This was all I could think about for days. I imagined myself, like a video game character, changing to some bright blinking neon color the second my feet hit the earth. Alerting every predator for miles around that I was now fair game.

I just knew in the pit of my stomach that some of the mauled people our guide had told us about were very likely fellow photographers. They were likely intrepid photographers, men and women after my own heart, who were in pursuit of a better shot, and accidentally stepped into the proverbial street, right in front of a bus. Just in this instance, the street was an African plain and the bus a hungry lion.

They hopped off the Jeep and turned themselves from a field of cows into a ready-to-eat McDonald’s hamburger. They went from something complicated and nearly impossible for the lions to eat, to something extremely easy and suddenly very, very, possible. And what absolutely terrified me, is that I could 1,000,000% see myself accidentally doing this.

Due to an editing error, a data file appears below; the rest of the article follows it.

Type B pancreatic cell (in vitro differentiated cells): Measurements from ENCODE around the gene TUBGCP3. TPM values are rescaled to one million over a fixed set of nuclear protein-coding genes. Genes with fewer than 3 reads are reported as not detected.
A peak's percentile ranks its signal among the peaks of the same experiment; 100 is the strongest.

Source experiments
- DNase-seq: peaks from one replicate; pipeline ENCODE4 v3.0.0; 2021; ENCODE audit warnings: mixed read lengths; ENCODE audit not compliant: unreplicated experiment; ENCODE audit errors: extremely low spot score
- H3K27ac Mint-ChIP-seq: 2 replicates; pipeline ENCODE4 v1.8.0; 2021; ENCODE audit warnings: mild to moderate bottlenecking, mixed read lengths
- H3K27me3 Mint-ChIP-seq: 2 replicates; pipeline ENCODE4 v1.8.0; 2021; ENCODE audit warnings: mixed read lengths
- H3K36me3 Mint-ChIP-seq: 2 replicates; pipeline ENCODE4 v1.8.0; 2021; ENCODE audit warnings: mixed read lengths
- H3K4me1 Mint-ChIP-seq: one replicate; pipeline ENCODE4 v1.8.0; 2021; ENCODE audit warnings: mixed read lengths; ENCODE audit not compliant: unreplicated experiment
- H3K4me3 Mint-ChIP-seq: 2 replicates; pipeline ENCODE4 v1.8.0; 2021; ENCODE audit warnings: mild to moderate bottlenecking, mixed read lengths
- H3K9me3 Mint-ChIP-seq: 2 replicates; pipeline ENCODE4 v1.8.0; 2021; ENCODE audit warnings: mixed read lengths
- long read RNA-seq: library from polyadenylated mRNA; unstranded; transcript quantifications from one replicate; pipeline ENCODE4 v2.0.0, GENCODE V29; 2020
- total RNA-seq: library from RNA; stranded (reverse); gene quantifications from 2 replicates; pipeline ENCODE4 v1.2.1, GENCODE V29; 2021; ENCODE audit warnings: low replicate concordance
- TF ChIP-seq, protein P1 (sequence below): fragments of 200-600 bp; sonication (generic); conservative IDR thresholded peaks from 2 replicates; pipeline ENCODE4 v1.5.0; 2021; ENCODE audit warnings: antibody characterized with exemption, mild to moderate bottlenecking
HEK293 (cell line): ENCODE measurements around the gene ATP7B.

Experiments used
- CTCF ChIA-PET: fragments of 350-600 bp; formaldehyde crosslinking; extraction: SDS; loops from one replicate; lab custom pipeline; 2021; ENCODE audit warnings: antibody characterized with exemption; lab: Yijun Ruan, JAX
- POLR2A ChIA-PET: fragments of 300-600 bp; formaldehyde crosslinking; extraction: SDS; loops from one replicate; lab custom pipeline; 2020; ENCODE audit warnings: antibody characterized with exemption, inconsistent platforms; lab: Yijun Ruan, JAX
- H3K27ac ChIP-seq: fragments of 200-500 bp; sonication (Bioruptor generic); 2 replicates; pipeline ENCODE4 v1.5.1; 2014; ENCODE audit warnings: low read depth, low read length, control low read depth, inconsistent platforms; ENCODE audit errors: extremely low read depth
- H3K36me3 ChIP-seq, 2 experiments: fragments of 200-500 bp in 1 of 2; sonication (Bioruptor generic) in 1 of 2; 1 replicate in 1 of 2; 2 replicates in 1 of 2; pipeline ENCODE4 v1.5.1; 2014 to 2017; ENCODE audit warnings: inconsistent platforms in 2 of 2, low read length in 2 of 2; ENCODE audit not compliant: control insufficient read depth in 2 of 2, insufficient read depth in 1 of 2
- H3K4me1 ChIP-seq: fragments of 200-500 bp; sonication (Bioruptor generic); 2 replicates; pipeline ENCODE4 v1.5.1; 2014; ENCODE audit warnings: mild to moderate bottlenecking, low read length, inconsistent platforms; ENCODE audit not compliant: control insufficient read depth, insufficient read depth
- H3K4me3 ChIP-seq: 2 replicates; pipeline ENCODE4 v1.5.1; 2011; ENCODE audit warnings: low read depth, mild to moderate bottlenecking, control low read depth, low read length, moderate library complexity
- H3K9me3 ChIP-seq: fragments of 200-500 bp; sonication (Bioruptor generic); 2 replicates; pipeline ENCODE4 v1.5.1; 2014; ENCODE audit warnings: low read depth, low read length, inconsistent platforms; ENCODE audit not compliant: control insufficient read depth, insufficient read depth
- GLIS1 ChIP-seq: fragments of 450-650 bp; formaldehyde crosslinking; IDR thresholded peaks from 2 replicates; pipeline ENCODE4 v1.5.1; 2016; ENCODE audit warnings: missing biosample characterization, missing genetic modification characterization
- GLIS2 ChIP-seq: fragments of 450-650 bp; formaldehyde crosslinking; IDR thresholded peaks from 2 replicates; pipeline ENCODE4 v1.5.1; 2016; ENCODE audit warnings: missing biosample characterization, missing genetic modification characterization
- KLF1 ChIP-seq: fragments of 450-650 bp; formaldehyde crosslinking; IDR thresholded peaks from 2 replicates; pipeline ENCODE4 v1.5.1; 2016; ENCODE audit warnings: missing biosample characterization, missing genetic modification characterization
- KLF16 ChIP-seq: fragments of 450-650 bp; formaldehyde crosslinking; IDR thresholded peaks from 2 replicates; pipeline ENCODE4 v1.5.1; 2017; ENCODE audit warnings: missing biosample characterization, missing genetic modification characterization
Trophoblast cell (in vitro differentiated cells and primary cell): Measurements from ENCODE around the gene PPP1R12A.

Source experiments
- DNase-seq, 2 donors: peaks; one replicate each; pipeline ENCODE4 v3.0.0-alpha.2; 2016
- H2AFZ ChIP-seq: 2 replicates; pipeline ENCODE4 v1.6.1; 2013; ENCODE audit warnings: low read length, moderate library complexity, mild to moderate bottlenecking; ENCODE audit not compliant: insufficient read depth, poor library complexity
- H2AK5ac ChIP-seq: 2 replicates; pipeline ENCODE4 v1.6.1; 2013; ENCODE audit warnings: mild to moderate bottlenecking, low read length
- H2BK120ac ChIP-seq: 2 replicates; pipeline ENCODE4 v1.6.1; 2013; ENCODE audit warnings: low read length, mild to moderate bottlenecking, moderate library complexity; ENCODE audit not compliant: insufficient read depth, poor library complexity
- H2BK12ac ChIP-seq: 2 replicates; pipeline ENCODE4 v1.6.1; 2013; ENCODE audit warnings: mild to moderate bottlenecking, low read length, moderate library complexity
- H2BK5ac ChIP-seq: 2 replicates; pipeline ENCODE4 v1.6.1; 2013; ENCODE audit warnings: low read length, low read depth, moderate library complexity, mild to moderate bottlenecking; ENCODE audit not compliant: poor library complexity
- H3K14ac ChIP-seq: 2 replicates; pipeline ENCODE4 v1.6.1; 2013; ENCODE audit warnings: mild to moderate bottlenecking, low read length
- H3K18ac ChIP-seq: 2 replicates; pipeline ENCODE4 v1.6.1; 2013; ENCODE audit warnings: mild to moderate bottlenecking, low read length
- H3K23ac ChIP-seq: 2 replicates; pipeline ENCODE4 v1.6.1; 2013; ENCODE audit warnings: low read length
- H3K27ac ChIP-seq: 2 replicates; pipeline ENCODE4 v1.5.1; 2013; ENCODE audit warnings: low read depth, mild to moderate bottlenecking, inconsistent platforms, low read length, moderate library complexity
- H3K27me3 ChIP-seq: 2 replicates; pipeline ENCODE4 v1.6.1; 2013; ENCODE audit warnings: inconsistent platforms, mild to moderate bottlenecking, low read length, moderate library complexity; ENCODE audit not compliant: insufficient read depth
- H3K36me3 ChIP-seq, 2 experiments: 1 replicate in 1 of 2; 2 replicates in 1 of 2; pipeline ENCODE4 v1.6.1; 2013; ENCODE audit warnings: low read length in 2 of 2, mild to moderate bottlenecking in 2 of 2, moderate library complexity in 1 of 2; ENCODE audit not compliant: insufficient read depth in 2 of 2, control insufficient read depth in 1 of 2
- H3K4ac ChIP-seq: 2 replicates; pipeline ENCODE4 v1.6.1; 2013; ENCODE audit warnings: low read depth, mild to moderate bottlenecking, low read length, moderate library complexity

I asked our guide if any of the victims he told us about were photographers, by any chance?

He laughed long and hard, and when his laughter subsided, he turned to me and simply said, “Yes.”

His maniacal laughter made me even more nervous than I already was, but I had already suspected that would probably be his answer. As a photographer, you get caught up in your viewfinder and in the composition and the technical details and you grow oblivious to the world around you. For me, it’s almost always what’s behind me that trips me up. Literally.

I can picture it so vividly in my mind that not only can I see myself accidentally backing up and tripping over a lion, but I am now convinced that it is assuredly how I am going to die.

All I ask is that if my gruesome death gets turned into a movie, I don't want it to be a serious drama I want it to be trashy -- more like Sharknado. The lion gets one taste of delicious Jeep meat and develops an insatiable hunger for more human flesh. With his ingenuity and cleverness always increasing, the gigantic, ravenous lion chases Jeeps at top speeds across the savanna, always outsmarting and devouring the humans inside. The movie could be called "Fast Food," and there are countless promotional tie-in possibilities.

Sorry McDonalds, but I'm leaning towards a "Lion King meets Burger King" scenario. But then again, I'll be dead, so I guess it doesn't matter.

Oh! And obviously lots of JEEP tie-ins, that's a given...

Possible Movie Tag Line: LIONS EAT RYANS!